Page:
For my print project, I propose an analysis of the names used to refer to presidents, and how that may have changed over time. In many cases, American presidents have nick-names or abbreviations that the public uses to refer to them, regardless of if they use it in their personal lives. I hypothesize that presidents go by their full names early on in their careers, but then more colloquial monikers rise in popularity later in their careers, or even after it entirely. I also think that it is likely that a more popular news source would be more inclined to use a nick-name than an academic source. I think this has many implications regarding the public’s perception of presidents before and after they hold office.
Therefore, I plan to use both Google NGram and the Time Magazine Corpus to track the uses of nick-names and abbreviations of presidents’ names over time. Using both of these programs in tandem will help to highlight trends, as well as provide context for how they are being used. For example, if historians use a name that was not used by a president’s contemporaries, these tools would show that. Moreover, I would only look at presidents who have served since 1923, because that is when Time Magazine was first published.
The names I hope to track are
- Franklin D. Roosevelt vs. FDR
- Dwight vs. Ike Eisenhower
- John F. Kennedy vs. JFK
- Lyndon B. Johnson vs. LBJ
- George vs. George H.W. vs. George W. Bush
- Joseph vs. Joe Biden
As an example, here is a very preliminary search of John F. Kennedy and JFK, as well as Franklin D. Roosevelt, Franklin Delano Roosevelt, and FDR.
In both cases it is immediately evident that abbreviations for their names rose in popularity after they were no longer in office (which in these specific cases also means after they died). I hope to dig deeper into this phenomenon and its implications.
In addition to collecting this data, I will also read historiographical sources to try and understand the trends that I might find. Overall, I think this project will elucidate trends in public sentiment towards presidents, as well as trends in public understanding of who they are.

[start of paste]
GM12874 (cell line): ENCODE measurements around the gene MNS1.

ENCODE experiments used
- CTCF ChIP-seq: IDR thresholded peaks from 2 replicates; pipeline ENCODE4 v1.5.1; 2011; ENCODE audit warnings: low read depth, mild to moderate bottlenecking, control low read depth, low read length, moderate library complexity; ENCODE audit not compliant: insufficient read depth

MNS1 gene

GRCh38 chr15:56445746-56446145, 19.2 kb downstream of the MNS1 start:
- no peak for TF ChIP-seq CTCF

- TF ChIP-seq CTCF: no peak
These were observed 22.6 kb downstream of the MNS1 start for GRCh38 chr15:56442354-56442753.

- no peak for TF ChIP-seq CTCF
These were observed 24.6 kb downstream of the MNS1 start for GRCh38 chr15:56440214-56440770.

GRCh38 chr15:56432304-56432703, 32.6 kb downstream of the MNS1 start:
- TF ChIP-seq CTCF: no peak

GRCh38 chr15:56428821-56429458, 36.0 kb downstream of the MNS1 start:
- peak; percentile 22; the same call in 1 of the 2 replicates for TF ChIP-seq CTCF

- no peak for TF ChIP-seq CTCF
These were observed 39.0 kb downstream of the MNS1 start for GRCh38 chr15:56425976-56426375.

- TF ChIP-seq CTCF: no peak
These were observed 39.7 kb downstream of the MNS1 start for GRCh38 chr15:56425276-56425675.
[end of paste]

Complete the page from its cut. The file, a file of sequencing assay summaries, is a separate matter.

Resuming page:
3 Replies to “Print Project Proposal: All the Presidents’ Names”
Katie, this seems like a very interesting idea! I would be very curious to read this article and see what your findings are. I am also curious about tracking monikers such as “Honest Abe,” “Tricky Dick,” “Old Hickory,” “His Accidency,” “Great Sphinx,” etc. I think it would also be interesting to see when people used monikers that represented the presidents personalities. My hypothesis is that these nicknames would have been used during the presidency more often than after, but who knows!
Alas, I just remembered that you are only tracking monikers post 1923, so some of my suggestions are unviable. However, I’m sure each president since 1923 likely has either an endearing or demeaning nickname, so maybe there’s some hope in the idea.
I think this is such an interesting idea as it shows how the public and the media referred to those presidents. It would be interesting if you could find a database and/or another digital history tool that went further back in time than 1923. In this way, you could track other president’s names and nicknames, such as people calling John Tyler “His Accidency” or Martin Van Buren “Old Kinderhook.”
This is an absolutely fascinating idea for a project. I would never have thought of it, but already the n-gram charts you have generated are raising interesting questions. As you get into this, it would also be interesting to look for any nicknames, or any derogatory terms that get used for them to see if those show up on the charts or in trends in any significant ways over time.
I think your overall approach of building the lists of names and nicknames and then checking them against n-gram and the time magazine corpus makes a lot of sense. The idea of then following that up with work to delve into some of their individual biographies and histories to surface some theories of how/why these trends may have emerged makes a lot of sense too. All around great concept!